Demolition of the Christchurch Cathedral will be put on hold while the church authorities consider an independent report saying it can be saved.
When he announced the report Jim Anderton said that Earthquake Recovery Minister, Gerry Brownlee, promised, at a meeting six weeks ago, that demolition work would be paused.
Prime Minister John Key told TV3’s Firstline programme Tuesday that although the Government thought the cathedral was a “great building”, its advice was that the building was unsafe and needed to be demolished.
He thought the focus should be on a replacement for the cathedral.
The Prime Minister said it was “always possible” the Government would consider getting involved if a report showed the building could be saved.
Speaking in TVNZ Breakfast Show Wednesday Key said it was his view that “it’d be nice in terms of rebuilding the cathedral, whether it’s part of the existing facilities or a new building, that incorporates much of the old cathedral.”
“I think it was a much loved building.”
Key said he wants to see the Anglican icon back in its rightful place.
“That site was zoned for a cathedral. It’s not called Cathedral Square for nothing.”
The Press online on Wednesday reported that the Prime Minister had confirmed that the demolition of the cathedral had been halted while the church considered the report.
“I have had a discussion with [Brownlee] about it today,” he said.
”My understanding is that there is a sort of temporary halt going on while the Anglican Church have an opportunity to talk to the interested parties.”
He believed it was important to have a cathedral in the Square, but it was not up to him what form it would take.
”Ultimately, whether it’s a new structure or a very substantial rebuild on the existing structure, well, that will be a matter for others to determine,” he said.
The Anglican church’s Cathedral Project Group has confirmed it had received the Great Christchurch Buildings Trust (GCBT) report which claims that the cathedral could be safely restored.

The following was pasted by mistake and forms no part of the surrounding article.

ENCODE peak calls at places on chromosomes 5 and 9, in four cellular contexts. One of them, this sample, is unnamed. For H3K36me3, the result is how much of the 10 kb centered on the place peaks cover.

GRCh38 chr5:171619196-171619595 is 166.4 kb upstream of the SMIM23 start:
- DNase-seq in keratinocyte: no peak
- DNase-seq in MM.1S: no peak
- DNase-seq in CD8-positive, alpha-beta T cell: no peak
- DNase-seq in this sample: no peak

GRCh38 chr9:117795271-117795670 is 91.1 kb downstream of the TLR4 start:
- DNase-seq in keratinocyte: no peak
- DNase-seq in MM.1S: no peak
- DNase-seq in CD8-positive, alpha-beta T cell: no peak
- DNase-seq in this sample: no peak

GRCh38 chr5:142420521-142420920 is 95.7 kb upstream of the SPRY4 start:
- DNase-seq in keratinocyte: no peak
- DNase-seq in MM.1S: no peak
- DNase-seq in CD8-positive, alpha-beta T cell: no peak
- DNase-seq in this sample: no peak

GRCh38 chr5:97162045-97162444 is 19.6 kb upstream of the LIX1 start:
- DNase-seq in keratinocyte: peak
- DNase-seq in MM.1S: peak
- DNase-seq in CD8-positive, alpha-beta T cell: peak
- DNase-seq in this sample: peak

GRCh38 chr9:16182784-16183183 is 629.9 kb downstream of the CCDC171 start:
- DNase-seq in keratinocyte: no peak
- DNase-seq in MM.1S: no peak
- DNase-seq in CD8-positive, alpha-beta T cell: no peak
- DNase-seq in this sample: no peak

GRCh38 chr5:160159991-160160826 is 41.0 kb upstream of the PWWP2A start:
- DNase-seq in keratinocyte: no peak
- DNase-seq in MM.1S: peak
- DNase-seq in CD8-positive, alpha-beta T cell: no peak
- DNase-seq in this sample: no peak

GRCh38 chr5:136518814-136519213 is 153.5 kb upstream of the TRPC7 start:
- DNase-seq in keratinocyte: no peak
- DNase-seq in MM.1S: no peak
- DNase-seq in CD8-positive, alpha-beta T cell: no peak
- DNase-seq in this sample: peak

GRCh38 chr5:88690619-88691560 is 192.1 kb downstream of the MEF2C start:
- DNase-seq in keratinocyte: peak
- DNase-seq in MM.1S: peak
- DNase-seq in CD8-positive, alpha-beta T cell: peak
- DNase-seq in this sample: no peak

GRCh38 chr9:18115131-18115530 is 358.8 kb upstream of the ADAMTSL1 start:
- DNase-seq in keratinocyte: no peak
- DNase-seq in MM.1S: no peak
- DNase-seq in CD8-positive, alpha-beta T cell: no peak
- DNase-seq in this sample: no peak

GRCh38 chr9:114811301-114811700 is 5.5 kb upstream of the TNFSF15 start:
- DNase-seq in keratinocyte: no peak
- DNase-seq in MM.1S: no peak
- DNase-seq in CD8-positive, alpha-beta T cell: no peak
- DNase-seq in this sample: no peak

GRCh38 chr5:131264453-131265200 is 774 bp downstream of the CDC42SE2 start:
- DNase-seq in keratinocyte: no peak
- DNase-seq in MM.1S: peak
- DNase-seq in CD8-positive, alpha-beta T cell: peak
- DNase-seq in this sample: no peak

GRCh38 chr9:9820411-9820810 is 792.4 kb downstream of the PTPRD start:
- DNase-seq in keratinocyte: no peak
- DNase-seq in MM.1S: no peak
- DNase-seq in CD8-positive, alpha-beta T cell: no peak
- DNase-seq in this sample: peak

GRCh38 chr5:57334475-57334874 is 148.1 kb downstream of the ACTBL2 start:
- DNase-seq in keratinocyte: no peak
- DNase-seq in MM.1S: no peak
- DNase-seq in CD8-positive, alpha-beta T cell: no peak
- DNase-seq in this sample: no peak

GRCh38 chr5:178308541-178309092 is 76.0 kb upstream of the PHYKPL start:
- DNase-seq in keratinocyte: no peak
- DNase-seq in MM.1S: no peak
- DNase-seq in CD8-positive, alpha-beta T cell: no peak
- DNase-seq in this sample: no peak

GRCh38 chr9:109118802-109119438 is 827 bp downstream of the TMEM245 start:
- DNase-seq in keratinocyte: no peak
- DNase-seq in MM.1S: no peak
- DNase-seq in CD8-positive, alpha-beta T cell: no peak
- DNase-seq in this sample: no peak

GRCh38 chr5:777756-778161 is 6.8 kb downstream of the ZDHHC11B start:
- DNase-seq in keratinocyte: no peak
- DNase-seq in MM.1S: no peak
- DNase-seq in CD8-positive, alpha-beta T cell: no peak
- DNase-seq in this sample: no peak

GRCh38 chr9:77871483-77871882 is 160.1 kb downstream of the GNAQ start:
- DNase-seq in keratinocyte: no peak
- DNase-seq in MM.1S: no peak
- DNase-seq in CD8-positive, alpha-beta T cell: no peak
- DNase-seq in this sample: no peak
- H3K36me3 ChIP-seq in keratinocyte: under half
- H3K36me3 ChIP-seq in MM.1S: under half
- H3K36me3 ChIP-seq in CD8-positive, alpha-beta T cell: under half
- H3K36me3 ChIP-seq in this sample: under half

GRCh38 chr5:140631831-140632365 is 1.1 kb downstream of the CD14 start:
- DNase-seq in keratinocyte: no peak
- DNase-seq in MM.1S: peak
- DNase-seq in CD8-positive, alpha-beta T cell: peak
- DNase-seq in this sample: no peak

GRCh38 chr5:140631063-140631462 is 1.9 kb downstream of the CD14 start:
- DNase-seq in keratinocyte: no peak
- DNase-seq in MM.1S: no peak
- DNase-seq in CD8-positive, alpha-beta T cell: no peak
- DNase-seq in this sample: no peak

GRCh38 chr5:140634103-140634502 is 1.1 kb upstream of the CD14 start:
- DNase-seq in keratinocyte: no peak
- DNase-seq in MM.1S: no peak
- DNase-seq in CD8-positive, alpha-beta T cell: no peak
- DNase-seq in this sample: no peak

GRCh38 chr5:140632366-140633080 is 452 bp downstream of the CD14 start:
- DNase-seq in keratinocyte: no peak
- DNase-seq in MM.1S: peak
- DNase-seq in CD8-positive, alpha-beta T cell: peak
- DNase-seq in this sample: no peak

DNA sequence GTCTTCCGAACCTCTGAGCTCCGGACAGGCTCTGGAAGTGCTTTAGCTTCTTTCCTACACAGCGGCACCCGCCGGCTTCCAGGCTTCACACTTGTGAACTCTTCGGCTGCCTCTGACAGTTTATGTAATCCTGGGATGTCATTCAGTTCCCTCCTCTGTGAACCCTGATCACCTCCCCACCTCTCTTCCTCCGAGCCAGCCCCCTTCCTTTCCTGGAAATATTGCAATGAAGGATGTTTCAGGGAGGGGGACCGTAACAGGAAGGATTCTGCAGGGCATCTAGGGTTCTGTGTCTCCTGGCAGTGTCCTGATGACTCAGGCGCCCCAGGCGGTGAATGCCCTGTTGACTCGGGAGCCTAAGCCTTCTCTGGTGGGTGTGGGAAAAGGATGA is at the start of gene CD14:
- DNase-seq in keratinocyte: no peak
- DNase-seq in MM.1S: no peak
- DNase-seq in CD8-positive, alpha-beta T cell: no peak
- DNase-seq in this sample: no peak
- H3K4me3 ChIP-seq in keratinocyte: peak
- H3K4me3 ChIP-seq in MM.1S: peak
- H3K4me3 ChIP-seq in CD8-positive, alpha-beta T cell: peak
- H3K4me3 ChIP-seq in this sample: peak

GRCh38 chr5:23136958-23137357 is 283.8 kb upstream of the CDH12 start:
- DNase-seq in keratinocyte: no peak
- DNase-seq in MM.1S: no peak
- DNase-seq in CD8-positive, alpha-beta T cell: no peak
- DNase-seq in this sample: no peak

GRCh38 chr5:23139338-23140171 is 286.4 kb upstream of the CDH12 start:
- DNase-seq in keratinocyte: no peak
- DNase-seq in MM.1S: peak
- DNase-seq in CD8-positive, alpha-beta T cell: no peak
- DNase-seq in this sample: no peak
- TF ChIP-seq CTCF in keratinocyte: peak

Acting Dean Lynda Patterson said: “We will review this brief report against the considerable work already undertaken in relation to safety, heritage values, financial implications and the need to reinstate the Christchurch Cathedral for the worship of God and Christian mission in the community.”
Jim Anderton, who chairs the GCBT with another former MP, Philip Burdon, says any “reasonable person” who reads the report will see there is a way the Christchurch cathedral can be preserved.
Earlier this year, Holmes Consulting Group engineers presented three options to The Cathedral Project Group, including a maximum retention option that was costed out at over $100m, but it was rejected after a safe haven could not be assured.
The GCBT have further investigated this maximum retention option with structural engineers Adam Thornton, Robert Davey and Stefano Pampanin.
Their report argues that a metal safe haven could be erected within the cathedral so that workers could safely brace and strengthen the inside of the building.
The technique would be similar to that used in underground mining, where a shaft is constructed and strengthened as progress is made. Workers could shore up the building from the protection of the safe haven.
News category: New Zealand.